**Applied Algorithms for ML**

# Schedule

## Day 1: Monday, June 10, 2024

Time | Event | Location |
---|---|---|

8:00 - 9:00 AM | Breakfast | Club de la Chasse |

9:00 - 9:15 AM | Opening Remarks | Club de la Chasse |

9:15 - 10:00 AM |
Adversarial Training Should Be Cast as a Non-Zero-Sum Game
One prominent approach toward resolving the adversarial vulnerability of deep neural networks is the two-player zero-sum paradigm of adversarial training, in which predictors are trained against adversarially-chosen perturbations of data. Despite the promise of this approach, algorithms based on this paradigm have not engendered sufficient levels of robustness, and suffer from pathological behavior like robust overfitting. To understand this shortcoming, we first show that the commonly used surrogate-based relaxation used in adversarial training algorithms voids all guarantees on the robustness of trained classifiers. The identification of this pitfall informs a novel non-zero-sum bilevel formulation of adversarial training, wherein each player optimizes a different objective function. Our formulation naturally yields a simple algorithmic framework that matches and in some cases outperforms state-of-the-art attacks, attains comparable levels of robustness to standard adversarial training algorithms, and does not suffer from robust overfitting.
By Volkan Cevher (EPFL) Slides | Club de la Chasse |

10:00 - 10:45 AM | Self-supervised learning for the geosciences
Digitized data has become abundant, especially in the geosciences, but preprocessing it to create the “labeled data” needed for supervised machine learning is often costly, time-consuming, or even impossible. Fortuitously, in very large-scale data domains, “self-supervised” machine learning methods are now actually outperforming supervised learning methods. In this talk, I will first define self-supervised deep learning, including the notion of a “pretext task.” Then I will survey our lab’s work developing self-supervised learning approaches for several tasks in the geosciences, such as downscaling and temporal interpolation of spatiotemporal data.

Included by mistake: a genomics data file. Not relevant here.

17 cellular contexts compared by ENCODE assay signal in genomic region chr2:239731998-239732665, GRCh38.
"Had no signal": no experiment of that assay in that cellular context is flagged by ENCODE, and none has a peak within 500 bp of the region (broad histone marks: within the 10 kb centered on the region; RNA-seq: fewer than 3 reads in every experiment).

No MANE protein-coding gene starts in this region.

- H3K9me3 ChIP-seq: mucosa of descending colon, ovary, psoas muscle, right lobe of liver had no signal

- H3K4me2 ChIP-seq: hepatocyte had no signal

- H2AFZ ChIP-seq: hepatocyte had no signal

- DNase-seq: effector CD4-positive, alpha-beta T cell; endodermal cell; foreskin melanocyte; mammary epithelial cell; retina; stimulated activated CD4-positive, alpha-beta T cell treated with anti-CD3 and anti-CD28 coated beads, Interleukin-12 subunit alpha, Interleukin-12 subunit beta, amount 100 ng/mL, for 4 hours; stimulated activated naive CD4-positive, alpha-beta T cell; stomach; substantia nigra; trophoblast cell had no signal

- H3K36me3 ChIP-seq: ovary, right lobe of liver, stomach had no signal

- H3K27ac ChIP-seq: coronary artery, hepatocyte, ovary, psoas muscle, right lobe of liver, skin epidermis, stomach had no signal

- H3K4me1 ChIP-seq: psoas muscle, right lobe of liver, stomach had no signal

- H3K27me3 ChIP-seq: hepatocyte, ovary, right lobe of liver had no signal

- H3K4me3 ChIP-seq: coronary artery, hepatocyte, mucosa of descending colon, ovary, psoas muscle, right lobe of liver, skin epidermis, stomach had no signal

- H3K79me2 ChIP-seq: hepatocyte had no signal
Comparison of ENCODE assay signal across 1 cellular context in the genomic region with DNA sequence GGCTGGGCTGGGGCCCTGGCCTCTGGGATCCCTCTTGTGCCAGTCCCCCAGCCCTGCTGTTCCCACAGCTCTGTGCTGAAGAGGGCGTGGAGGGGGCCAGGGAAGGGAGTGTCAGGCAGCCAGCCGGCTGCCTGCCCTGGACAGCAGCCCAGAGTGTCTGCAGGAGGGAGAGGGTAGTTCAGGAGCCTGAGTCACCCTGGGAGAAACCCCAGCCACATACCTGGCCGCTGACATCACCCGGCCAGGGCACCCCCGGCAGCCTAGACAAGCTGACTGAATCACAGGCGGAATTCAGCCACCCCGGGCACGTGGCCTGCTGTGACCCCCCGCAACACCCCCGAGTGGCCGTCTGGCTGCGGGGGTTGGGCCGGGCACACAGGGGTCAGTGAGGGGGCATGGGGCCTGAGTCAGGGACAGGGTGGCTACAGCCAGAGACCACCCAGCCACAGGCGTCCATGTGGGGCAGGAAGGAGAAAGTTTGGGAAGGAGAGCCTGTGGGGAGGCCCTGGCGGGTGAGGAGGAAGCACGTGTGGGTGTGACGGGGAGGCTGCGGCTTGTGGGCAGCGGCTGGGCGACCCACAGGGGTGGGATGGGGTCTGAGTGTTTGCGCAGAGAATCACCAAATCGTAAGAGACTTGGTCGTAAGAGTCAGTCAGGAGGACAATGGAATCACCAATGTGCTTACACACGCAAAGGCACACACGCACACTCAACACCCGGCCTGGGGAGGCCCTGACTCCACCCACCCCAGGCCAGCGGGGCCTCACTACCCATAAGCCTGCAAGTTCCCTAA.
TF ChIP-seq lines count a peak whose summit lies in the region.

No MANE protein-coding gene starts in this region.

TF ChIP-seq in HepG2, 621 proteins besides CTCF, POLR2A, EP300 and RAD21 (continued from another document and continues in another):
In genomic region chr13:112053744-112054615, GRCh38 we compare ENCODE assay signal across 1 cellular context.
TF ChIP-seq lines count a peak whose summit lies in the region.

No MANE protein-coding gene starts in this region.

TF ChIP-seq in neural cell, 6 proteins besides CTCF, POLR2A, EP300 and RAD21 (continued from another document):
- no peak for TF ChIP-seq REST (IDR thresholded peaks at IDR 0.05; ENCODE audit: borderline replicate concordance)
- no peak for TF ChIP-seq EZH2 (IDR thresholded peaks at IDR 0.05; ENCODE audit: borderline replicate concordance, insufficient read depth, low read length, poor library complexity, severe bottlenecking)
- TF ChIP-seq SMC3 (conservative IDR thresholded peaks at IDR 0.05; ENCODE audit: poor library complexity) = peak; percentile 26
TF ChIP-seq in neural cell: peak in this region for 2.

By Claire Monteleoni (INRIA/Boulder) Slides | Club de la Chasse |

10:45 - 11:15 AM | Coffee Break | Club de la Chasse |

11:15 AM - 12:00 PM | Accelerating Gradient Descent by Stepsize Hedging
Is it possible to accelerate the convergence of gradient descent without changing the algorithm — simply by judiciously choosing stepsizes? Surprisingly, we show that the answer is yes.
Our proposed Silver Stepsize Schedule optimizes strongly convex functions in $\kappa^{\log_\rho 2} = \kappa^{0.7864}$ iterations, where $\rho=1+\sqrt{2}$ is the silver ratio and $\kappa$ is the condition number. This lies in between the textbook unaccelerated rate $\kappa$ and Nesterov's accelerated rate $\sqrt{\kappa}$ from 1983. The non-strongly convex setting is conceptually identical (and technically simpler), with an accelerated rate $\eps^{-\log_\rho 2} = \eps^{-0.7864}$. We conjecture, and provide partial evidence, that these rates are optimal among all possible stepsize schedules. The Silver Stepsize Schedule is non-monotonic, fractal-like, and (in the strongly convex case) approximately periodic with a period of $\kappa^{\log_\rho 2}$. Why do such stepsizes help? The core intuition is “hedging” between individually suboptimal strategies — short steps and long steps — since bad cases for one are good cases for the other, and vice versa. Properly combining these stepsizes yields faster convergence due to the misalignment of worst-case functions. Based on joint work with Jason Altschuler (UPenn). https://arxiv.org/abs/2309.07879 https://arxiv.org/abs/2309.16530 By Pablo Parrilo (MIT) Slides | Club de la Chasse |